Delicious new recipe!

Wow! It's been a while since I've cooked anything...but, I've still got it! :)

So, last fall I got a neat cookbook, "Cooking the RealAge Way" by Dr. Roizen and John La Puma. It's based around the RealAge concept, which is a way to assess your biological age based on lifestyle and health. (The website is www.realage.com - go there and take the test to figure out your RealAge!) Based on this premise, the cookbook provides healthy recipes, and an assessment of how eating each recipe impacts your RealAge. For example, the recipe I made last night, if eaten 12 times a year, will make your RealAge 8.7 days younger. Woo hoo! Eat great food and live longer - that's an idea I can get behind!

Anyway, I've had this cookbook for a year, and I have been dying to make this recipe: "Pistachio Pilaf with Butternut Squash and Gingered Cranberry Sauce". Now, there are a lot of expectations riding on a recipe you've been thinking about for a year. It was worth the wait!

I am fairly liberal with my interpretation of recipes, so I am not going to quote the recipe here. But, note that 1) this is a great cookbook and worth purchasing and 2) all credit goes to the authors as I would never have come up with this idea on my own. Neverthless, even with my interpretations it was delicious. So, here is what I did.

- Recipe calls for whole wheat pilaf mix - I used an organic 7 grain blend.
- 1 large butternut squash (about 2.5 lbs)
- Recipe calls for 1/2 cup plus 3 tbsp cranberry chutney. I used a jar of cranberry relish, as well as a plain old can of whole berry cranberry sauce. I wasn't really sure what I needed based on what it called for. But, the plain old can of whole berry cranberry sauce works just perfectly, unless you want to get fancier. :)
- 1.4 c. cranberry juice cocktail
- 2 tbsp chopped crystalized ginger
1/2 c. coarsely chopped pistachios

- Prepare pilaf mix according to directions on the box (replacing any butter with olive oil). This usually takes some time to cook for a soft fluffy texture, so it makes sense to do this first.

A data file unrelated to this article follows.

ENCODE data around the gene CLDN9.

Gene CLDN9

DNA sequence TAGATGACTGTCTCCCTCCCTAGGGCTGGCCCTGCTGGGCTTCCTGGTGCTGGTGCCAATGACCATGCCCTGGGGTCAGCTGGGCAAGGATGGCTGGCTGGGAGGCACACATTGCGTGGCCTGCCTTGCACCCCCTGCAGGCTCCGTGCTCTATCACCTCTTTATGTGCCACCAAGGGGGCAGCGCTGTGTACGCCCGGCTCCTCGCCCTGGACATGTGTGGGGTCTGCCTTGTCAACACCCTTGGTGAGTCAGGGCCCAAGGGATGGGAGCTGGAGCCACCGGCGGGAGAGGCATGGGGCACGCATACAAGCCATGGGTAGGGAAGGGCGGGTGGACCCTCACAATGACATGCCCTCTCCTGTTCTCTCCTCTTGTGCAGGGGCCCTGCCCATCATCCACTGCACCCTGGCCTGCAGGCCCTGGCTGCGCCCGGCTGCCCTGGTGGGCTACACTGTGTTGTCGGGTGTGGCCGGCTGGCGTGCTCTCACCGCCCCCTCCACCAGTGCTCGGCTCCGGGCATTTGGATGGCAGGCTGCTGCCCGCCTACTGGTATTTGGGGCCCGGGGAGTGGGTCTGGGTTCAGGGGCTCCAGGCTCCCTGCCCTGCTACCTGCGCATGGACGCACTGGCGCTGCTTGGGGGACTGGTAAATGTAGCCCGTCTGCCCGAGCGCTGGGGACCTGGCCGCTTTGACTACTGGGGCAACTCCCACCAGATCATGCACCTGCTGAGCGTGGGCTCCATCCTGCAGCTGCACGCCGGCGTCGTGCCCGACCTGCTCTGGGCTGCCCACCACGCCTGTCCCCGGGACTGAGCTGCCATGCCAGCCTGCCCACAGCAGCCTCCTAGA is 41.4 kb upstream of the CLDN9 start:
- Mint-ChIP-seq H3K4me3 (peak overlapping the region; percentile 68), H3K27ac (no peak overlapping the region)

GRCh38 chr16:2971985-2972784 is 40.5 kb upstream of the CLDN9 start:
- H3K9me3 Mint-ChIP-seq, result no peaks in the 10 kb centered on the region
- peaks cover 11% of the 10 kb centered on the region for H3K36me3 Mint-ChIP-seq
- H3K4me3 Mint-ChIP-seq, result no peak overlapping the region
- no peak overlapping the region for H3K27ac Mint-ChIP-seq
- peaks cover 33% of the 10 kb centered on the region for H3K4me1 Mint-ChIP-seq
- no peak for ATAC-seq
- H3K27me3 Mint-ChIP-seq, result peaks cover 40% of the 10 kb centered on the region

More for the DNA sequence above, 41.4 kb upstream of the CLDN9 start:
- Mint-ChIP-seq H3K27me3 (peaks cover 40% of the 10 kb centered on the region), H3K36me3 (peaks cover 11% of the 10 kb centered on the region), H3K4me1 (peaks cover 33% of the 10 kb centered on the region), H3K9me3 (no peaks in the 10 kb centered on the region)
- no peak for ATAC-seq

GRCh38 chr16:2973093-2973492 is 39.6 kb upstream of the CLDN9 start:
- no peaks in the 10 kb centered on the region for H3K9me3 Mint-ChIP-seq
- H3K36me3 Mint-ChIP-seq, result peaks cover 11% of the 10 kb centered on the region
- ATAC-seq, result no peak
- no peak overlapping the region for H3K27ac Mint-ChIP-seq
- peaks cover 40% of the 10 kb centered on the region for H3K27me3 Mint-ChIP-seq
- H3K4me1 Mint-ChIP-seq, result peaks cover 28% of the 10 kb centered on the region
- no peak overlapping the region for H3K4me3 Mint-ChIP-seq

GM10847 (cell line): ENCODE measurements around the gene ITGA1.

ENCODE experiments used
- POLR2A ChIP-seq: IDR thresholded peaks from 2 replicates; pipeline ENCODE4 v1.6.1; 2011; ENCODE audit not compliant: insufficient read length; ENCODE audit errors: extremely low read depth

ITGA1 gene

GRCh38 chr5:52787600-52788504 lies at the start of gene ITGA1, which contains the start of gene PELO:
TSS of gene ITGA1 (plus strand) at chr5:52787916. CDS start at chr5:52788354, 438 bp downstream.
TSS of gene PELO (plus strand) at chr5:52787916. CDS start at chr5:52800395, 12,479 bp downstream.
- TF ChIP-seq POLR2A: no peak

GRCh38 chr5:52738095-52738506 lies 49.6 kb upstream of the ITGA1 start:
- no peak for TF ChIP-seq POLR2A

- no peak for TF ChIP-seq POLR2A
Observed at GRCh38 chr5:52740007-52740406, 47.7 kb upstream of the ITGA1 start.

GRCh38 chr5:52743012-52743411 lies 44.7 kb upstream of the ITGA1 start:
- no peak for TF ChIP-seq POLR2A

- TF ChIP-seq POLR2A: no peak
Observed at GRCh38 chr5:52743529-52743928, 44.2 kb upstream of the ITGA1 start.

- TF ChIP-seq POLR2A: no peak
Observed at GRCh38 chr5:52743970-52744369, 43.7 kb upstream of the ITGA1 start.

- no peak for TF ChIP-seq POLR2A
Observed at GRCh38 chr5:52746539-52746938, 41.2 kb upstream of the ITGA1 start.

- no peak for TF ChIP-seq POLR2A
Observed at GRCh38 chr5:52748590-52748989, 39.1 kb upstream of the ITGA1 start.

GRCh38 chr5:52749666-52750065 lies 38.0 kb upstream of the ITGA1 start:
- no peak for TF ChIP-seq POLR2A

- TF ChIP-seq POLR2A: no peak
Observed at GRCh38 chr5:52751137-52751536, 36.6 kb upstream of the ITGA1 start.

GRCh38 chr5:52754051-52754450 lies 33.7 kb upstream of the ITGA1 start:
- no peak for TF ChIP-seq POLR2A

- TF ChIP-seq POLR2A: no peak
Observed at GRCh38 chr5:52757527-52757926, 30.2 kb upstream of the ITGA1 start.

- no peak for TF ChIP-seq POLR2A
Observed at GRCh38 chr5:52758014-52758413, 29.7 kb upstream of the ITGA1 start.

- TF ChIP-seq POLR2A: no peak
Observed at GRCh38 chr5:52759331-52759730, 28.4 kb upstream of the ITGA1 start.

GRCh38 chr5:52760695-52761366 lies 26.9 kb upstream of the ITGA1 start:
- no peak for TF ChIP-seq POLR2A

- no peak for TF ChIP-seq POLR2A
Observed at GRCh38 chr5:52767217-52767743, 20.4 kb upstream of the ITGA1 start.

- Cut up butternut squash into 1-2 inch cubes, removing skin, seeds and membrane.
- Take the better part of the cranberry sauce and spread it evenly over the butternut squash. (Remember, I'm pretty loosey goosey here, so use your best judgement. About 3/4 of the can should do.)
- Roast the butternut squash at 350 for about 30 minuts, or until slightly carmelized and soft and fleshy when poked with a fork.
- In small saucepan, or similar, combine remaining cranberry sauce, the cranberry juice and crystalized ginger. Bring to a boil and then reduce to a simmer over medium heat. Cook for a few minutes until slightly thickened. (Again, these quantities are flexible. For thicker texture, use less juice. If you like ginger, throw in a few more crystals.)

When everything is ready to serve, use pilaf as base, top with roasted butternut squash, top with sauce and top everything off with pistachios.

This is hearty enough to be a main course, or paired with a salad. I served it with chicken tenderloins seasoned with smoked Spanish paprika and steamed broccoli. Together, it made a great presentation and delicious meal.

The flavors - earthy grains, sweet squash, tart cranberry, sharp ginger - are an incredibly exciting, complex and complimentary combination. The textures - granular pilaf, soft butternut squash and crunchy pistachios - were unique and worked well together. I loved the unexpected crunch of the pistachios! (Note that the recipe calls to toast the pistachios, but I honestly don't think it is necessary and think it would have detracted from the fresh and naturally unique flavor of the pistachio.)

Here are some other thoughts I had about cooking this again (which I definitely will):
- If you want to roast a large quantity of butternut squash for other uses (like soup, purees, etc...), don't put the cranberry sauce on, just brush them with some olive oil. You can just make a larger quantity of the cranberry-ginger sauce.
- As a nice alternative to using the cranberry on the roasting butternut squash, cut up some nice fall apples and put them over the butternut squash. (Use a glass casserole dish for this, instead of a pan.) The juices from the apples will drip down and moisturize the squash, making it so flavorful, soft and moist. Then you can still top with the cranberry-ginger sauce.
- My friend asked about a spring time interpretation of this. We came up with using summer squash (yellow and zucchini), saute them in olive oil, maybe with a sweet onion. And, instead of cranberry and ginger, try some fresh (maybe grilled) mango. I'm still contemplating the sauce/spices for mango.

The book also recommended soy nuts as an alternative to the pistachios. Maybe in the spring interpretation, but I have to say the pistachios really added some great depth of flavor and unexpected texture.

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